Brandon Research and Development Centre
Agriculture and Agri-Food Canada
2701 Grand Valley Road,
P.O. Box 1000A, Rural Route #3
Search Scientific Staff and Expertise (Brandon Research and Development Centre) to learn more about the expertise of agricultural scientists working at this centre, and to find a list of their research publications.
The Brandon Research and Development Centre is one of the original five experimental farms established by the Government of Canada in 1886 under The Experimental Farm Station Act.
There are three satellite locations associated with the Centre:
- the Cereal Quality Lab in Winnipeg
- the Canada-Manitoba-Crop Diversification Centre in Carberry
- the Canada-Manitoba Crop Diversification Centre in Portage la Prairie
The Brandon Research and Development Centre conducts research in two key areas:
- Sustainable and Profitable Agri-systems and Agroecosystem Productivity and Health for the prairie climate focusing on systems which are economically viable and environmentally sound
- Cereal (wheat, barley, and oats) germplasm enhancement
Facilities at the Brandon Research and Development Centre
- Irrigation, greenhouse and phytotron facilities
- Land base of 890 hectares plus 100 hectares leased
- Facilities and equipment for seeding, management harvesting, grain drying and handling of seeds and biomass of grains and oilseeds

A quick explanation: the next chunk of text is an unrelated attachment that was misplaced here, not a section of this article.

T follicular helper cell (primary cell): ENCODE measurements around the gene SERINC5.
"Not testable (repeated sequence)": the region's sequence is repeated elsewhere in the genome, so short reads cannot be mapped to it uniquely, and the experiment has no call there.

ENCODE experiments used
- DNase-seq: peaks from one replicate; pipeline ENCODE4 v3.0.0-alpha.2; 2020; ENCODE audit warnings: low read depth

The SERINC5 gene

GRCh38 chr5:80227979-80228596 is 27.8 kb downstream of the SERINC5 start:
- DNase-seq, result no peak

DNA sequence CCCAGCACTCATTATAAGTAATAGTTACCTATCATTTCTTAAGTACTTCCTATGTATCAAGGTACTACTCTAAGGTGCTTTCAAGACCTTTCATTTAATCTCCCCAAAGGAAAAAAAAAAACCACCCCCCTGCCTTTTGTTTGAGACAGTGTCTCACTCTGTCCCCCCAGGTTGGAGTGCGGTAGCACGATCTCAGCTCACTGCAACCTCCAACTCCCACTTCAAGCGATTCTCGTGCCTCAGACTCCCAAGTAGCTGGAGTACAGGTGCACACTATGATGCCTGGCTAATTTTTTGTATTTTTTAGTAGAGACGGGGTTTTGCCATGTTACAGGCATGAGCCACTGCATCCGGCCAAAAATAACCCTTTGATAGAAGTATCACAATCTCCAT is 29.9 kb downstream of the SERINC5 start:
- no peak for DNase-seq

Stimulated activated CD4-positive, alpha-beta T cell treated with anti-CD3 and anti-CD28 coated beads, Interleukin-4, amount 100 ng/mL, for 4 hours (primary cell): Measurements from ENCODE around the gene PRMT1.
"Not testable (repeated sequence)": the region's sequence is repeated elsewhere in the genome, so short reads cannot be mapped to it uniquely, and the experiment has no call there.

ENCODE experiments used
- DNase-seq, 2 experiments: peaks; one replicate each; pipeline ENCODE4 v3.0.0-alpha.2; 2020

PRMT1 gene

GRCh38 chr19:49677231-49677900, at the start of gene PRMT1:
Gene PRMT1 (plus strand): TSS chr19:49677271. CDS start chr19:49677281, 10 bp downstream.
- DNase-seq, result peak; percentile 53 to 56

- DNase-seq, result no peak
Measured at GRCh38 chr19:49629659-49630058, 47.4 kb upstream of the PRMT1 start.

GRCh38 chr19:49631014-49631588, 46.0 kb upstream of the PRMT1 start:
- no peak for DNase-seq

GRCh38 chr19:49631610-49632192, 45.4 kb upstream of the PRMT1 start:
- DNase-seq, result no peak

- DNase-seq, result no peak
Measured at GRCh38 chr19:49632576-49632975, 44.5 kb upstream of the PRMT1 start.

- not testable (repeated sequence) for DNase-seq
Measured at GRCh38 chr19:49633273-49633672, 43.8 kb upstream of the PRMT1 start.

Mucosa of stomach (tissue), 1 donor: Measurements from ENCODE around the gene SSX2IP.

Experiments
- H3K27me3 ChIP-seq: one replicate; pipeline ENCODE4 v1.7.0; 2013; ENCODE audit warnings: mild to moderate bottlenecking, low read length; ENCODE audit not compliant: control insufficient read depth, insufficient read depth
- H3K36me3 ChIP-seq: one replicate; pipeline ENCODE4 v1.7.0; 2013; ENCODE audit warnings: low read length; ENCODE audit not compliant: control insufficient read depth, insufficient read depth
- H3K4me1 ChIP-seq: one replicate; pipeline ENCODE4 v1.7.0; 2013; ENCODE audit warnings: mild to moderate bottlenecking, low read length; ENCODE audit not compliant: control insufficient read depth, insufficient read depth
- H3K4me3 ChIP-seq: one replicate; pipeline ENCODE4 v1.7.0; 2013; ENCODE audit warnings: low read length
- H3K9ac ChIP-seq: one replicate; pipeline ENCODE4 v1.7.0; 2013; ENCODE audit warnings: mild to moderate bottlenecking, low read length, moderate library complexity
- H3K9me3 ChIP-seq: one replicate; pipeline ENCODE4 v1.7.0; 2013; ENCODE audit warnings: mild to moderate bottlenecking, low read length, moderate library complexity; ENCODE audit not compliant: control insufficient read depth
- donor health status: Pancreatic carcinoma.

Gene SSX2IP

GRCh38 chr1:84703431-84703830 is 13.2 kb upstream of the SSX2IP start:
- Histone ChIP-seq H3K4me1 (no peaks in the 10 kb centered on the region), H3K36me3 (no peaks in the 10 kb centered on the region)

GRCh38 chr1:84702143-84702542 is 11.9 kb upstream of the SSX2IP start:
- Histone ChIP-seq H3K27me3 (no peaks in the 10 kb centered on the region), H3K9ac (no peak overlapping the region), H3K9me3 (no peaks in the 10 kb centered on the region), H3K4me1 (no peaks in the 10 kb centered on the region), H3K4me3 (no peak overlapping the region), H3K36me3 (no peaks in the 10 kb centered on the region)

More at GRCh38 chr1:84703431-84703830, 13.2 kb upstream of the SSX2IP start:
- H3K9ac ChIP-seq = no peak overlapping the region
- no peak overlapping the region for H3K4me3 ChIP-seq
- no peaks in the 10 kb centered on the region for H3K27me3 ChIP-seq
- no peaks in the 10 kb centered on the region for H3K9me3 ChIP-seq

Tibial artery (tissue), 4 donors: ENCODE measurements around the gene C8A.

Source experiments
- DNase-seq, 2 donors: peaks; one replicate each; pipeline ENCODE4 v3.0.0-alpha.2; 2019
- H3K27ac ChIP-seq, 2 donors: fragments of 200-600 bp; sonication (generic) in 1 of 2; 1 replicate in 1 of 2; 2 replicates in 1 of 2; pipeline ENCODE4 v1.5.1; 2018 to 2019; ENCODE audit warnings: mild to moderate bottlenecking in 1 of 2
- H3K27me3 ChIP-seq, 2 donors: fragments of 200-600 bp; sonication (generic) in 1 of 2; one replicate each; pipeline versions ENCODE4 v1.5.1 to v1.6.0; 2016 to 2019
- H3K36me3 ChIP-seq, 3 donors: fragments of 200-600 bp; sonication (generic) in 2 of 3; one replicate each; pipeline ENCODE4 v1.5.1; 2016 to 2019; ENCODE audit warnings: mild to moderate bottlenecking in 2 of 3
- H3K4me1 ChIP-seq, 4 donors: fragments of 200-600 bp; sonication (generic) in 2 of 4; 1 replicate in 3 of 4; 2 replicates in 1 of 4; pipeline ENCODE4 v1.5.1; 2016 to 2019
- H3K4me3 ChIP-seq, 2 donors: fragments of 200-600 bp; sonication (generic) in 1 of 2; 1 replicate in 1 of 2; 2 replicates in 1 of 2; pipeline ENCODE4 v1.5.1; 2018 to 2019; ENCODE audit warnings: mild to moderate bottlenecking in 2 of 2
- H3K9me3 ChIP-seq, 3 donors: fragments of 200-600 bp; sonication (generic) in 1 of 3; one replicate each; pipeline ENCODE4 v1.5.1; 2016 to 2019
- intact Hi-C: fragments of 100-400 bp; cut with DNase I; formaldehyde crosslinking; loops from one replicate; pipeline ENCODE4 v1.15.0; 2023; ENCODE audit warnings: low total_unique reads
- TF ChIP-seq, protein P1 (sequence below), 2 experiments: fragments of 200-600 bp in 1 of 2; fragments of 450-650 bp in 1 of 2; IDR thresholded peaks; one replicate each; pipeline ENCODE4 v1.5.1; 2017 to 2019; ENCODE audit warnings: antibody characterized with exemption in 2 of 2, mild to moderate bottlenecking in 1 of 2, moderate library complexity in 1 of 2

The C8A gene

- Unique Cereal quality lab in support of the breeding programs
- Co-located with the
- Canadian Food Inspection Agency
- Manitoba Agriculture, Food and Rural Initiatives
Current research activities
- Conducting research on manure management methods, including composting and rates of application to land, that permit producers to capture its beneficial nutrient properties as a fertilizer material, while avoiding, or minimizing, nutrient losses from the soil and greenhouse gas emissions.
- Searching for innovative fertilizer management techniques that enable agricultural producers to avoid nutrient losses to the environment and maximize the efficient use of nutrients by crops.
- Advancing knowledge on soil processes, particularly those that control emission of greenhouse gases, sequestration of carbon in soil organic matter, replenishment of exhausted nutrient supplying capacity, and improvement of soil physical properties.
- Improving knowledge and understanding the effects of crop rotations and crop succession on carbon sequestration, of legume crop contributions to soil N accumulation plant diseases.
- Developed and used information management tools to support range and other resource management in agricultural landscapes.
- Applied research on the use of beetles to control leafy spurge.
- Developed an edge-of-field data capture tool to gather field scale agricultural information for use in landscape and watershed based resource management.
Farm Profitability through Innovative Systems
- Bred cereals (wheat, barley and oats) and researched new germplasm and varieties for western Canada that are more resistant to disease, have higher yield, better malting quality, and higher nutritive value for cattle and human consumption.